Robin Thicke, Blurred
Lines- The Representation
of Women in Music Videos
On first glance the song appears to be a generic catchy pop song,
within the Video. Their representation, which is on the whole nega
• As different to men- This can be seen in terms of costume as the
men are all dressed in black, and the women in white, creating a
divide between the two sexes. Establishing this divide at the Video’s
beginning, between male and female allows for the idea that women
are inferior to men to be set up later on within the Video.
• As Innocent- This is something that the costume use also indicates
as the colour white, which they wear, is often associated with
innocence and purity. However, dressing the female characters in
white juxtaposes their explicitly sexual (and so not innocent)
behaviour, presenting them thus as deceptive and corrupt.
• As Childish- The women are often seen to ‘play’ with toys in the
video in a way that children might. Use of these props allows makes
them comparable to children and thus demeans them.
How are Women Represented?
This screenshot encapsulates the misogny of this video
perfectly- showing its voyeuristic nature. Here, Pharrell
objectifies the female character by focusing only on her
physical attributes- he is gazing directly at her bottom. Women playing with Toy’s- shows that they’re childish (a demeaning idea)
As Objects- In the video women are physically manipulated by men as
if they were objects, with little respect, (for example at 0.48, the
camera zooms in to Robin Thicke who is pulling at one girl by her
pony tail). They are also objectified in the sense that they are viewed
by the men as objects and as being only physically valuable. Use of
Camera-work allows for close ups on certain areas of the female body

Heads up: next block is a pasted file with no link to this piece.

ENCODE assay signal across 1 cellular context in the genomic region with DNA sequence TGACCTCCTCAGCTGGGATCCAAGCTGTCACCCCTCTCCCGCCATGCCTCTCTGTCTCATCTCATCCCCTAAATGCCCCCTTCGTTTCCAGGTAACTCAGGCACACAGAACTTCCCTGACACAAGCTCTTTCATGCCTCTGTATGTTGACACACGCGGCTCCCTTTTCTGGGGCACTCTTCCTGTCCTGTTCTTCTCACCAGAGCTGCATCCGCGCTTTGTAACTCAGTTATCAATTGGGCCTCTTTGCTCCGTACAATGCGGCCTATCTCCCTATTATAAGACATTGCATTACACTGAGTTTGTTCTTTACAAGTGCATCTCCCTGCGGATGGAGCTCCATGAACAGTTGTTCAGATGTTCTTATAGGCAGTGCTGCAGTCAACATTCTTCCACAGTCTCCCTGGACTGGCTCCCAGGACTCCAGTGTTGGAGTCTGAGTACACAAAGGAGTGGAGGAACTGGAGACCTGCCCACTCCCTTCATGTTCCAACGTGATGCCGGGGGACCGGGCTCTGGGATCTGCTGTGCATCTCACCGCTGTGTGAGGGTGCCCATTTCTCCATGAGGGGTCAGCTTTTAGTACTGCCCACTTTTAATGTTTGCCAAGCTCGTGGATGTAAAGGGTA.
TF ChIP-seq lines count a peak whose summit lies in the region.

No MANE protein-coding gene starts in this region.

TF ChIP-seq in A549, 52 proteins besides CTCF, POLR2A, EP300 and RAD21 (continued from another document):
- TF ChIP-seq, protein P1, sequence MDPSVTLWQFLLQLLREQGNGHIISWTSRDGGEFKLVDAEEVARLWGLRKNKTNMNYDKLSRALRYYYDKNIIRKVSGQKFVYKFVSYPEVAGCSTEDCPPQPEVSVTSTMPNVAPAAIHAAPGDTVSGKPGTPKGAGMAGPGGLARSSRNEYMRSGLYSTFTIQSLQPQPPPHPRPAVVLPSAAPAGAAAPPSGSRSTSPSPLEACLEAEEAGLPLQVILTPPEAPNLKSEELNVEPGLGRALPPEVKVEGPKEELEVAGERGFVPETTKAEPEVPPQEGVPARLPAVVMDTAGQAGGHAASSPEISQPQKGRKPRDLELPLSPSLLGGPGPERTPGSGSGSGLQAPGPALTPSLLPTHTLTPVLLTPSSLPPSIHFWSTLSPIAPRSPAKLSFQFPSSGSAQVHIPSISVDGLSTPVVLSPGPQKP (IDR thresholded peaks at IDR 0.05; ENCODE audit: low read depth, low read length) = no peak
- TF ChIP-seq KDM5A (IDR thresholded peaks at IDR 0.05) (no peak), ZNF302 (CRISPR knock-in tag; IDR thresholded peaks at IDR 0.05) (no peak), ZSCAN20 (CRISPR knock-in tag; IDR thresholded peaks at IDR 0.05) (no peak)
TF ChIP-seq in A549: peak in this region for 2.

in demonstration of this. Often such shots last for a lengthy amount of
time too (thanks to editing), allowing more time for objectification to
take place. -In this sense the Music Video adheres directly to Laura Mulvey’s male gaze theory,
which places emphasis on the dominance of men and the misogynistic objectification of women.
As Silent and submissive- Digetic Sound in the form of this song’s
lyrics instantly takes away the voice from the women in the video.
Lyrics such as ‘Not many women can refuse this pimping’ present the
entire female sex as voiceless and passive to their male counterparts,
whom they cannot ‘refuse’. The fact that they are sung by male artists
to unresponsive women, who merely accept what is said with a smile
and a hair flip, only serves to emphasise this point.
As not as important as Men- Besides the fact that men dominate the
sound of this video, editing is also used to show their importance over
and above women. The superimposition of the hashtag- #THICKE
(which is dominates the screen and is seen several times throughout
the video) acts as a constant reminder of his importance and thus the
importance of men within the video.
y is the representation of women in ‘Blurred Lines’ a problem
women are, of course equal to their male counterparts. Not only is their p
Despite this the Director of the Video (who was ironically female) has defended it
by saying: “It forces the men to feel playful and not at all like predators. I directed
the girls to look into the camera. This is very intentional and they do it most of the
time; they are in the power position. I don't think the video is sexist. The lyrics are
ridiculous, the guys are silly as fuck."
misogynistic nature of this video; by making my video in anyway sexist wo
ype or to cause the type of offence which would make people unlikely to w